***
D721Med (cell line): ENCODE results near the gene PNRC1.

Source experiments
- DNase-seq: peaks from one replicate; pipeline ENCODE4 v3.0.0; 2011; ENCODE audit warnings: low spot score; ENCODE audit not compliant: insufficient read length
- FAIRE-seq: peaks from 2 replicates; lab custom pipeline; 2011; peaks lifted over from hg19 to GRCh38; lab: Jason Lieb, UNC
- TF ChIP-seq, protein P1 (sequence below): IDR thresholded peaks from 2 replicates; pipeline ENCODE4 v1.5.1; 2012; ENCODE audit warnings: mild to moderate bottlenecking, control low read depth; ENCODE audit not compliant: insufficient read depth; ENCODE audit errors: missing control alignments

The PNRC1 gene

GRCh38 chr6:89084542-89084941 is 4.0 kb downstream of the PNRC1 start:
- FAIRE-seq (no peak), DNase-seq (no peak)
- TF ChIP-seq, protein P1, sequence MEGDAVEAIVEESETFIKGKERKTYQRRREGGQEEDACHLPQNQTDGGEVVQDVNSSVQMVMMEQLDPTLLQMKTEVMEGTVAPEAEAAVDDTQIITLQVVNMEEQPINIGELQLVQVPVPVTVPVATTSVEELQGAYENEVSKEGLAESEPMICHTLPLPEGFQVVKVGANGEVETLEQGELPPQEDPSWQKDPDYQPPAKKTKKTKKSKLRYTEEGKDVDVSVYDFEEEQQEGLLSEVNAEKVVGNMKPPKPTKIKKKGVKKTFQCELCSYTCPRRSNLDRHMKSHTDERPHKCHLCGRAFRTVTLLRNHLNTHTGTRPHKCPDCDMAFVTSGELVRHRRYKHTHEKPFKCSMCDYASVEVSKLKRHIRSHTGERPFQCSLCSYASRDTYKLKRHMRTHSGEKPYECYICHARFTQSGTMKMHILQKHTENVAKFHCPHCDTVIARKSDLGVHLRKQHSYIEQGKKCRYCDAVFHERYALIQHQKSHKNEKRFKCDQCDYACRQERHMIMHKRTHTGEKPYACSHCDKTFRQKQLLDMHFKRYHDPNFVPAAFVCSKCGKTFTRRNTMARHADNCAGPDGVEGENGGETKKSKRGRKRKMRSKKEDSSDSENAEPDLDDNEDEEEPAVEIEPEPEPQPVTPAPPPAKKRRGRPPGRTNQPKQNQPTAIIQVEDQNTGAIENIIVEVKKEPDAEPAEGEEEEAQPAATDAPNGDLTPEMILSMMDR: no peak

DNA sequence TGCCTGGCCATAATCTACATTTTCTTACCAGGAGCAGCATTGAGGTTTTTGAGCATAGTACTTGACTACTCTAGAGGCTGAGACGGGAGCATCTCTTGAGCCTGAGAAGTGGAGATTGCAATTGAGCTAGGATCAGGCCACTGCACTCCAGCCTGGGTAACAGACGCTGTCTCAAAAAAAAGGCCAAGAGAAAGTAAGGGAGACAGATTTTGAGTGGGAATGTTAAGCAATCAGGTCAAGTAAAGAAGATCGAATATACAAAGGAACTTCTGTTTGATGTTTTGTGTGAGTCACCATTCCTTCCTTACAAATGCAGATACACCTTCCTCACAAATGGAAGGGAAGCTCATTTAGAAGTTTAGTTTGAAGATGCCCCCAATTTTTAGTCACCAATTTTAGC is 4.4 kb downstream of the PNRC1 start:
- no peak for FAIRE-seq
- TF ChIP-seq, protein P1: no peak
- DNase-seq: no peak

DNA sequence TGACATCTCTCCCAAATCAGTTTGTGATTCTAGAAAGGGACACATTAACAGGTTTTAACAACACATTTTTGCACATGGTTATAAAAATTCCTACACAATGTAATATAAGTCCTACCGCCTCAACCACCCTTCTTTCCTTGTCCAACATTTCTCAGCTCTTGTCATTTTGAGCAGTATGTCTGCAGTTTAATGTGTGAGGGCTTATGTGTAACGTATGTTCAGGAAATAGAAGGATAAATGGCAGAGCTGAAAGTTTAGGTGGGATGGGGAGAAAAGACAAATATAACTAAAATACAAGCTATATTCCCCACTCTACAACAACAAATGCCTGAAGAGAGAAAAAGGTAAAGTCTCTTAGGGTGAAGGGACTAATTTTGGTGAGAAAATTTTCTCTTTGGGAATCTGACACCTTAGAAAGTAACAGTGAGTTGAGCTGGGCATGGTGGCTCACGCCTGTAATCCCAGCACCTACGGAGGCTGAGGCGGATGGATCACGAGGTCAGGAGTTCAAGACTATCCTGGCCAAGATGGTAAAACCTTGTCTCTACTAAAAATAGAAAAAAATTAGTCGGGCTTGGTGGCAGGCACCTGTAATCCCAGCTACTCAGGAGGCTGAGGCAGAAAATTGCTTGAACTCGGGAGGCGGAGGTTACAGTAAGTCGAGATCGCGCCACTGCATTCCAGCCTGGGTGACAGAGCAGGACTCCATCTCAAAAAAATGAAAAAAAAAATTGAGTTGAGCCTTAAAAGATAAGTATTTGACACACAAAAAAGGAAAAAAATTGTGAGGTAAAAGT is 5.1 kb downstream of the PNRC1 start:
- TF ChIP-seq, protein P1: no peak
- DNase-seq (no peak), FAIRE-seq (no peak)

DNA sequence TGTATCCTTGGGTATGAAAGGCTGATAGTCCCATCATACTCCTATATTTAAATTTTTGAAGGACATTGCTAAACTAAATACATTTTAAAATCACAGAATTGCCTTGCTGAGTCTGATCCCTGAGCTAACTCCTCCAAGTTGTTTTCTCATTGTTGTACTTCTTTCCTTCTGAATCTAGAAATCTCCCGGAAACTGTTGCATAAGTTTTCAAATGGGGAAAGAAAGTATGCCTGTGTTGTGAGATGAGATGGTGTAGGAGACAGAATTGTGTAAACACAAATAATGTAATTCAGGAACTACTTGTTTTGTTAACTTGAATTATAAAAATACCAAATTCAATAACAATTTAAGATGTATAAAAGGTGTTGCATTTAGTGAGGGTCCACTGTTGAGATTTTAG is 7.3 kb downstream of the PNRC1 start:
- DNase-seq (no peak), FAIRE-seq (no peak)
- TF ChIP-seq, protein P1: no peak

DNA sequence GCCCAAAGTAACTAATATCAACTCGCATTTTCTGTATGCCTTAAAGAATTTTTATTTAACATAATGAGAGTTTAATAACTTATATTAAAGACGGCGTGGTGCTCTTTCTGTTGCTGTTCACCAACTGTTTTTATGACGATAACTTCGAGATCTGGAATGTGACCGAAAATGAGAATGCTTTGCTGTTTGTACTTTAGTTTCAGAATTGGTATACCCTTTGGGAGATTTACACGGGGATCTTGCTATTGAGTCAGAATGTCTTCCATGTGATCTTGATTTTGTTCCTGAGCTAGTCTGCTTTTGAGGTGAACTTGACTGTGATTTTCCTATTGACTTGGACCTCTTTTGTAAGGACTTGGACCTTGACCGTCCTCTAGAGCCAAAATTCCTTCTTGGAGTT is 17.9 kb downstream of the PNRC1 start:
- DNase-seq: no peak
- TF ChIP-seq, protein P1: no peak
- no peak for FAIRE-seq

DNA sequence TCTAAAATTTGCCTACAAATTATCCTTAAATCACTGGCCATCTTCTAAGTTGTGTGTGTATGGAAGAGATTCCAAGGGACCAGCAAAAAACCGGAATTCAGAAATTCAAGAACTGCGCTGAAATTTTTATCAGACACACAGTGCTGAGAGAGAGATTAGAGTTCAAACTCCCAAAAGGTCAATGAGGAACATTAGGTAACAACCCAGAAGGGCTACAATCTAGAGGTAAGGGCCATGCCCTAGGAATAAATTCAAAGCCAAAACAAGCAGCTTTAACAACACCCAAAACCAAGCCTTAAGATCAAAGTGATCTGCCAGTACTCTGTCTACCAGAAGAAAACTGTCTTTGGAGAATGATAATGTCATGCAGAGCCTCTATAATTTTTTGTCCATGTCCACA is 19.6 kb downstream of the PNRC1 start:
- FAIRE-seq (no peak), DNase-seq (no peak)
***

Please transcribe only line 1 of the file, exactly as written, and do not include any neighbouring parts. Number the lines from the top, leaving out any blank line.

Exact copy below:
D721Med (cell line): ENCODE results near the gene PNRC1.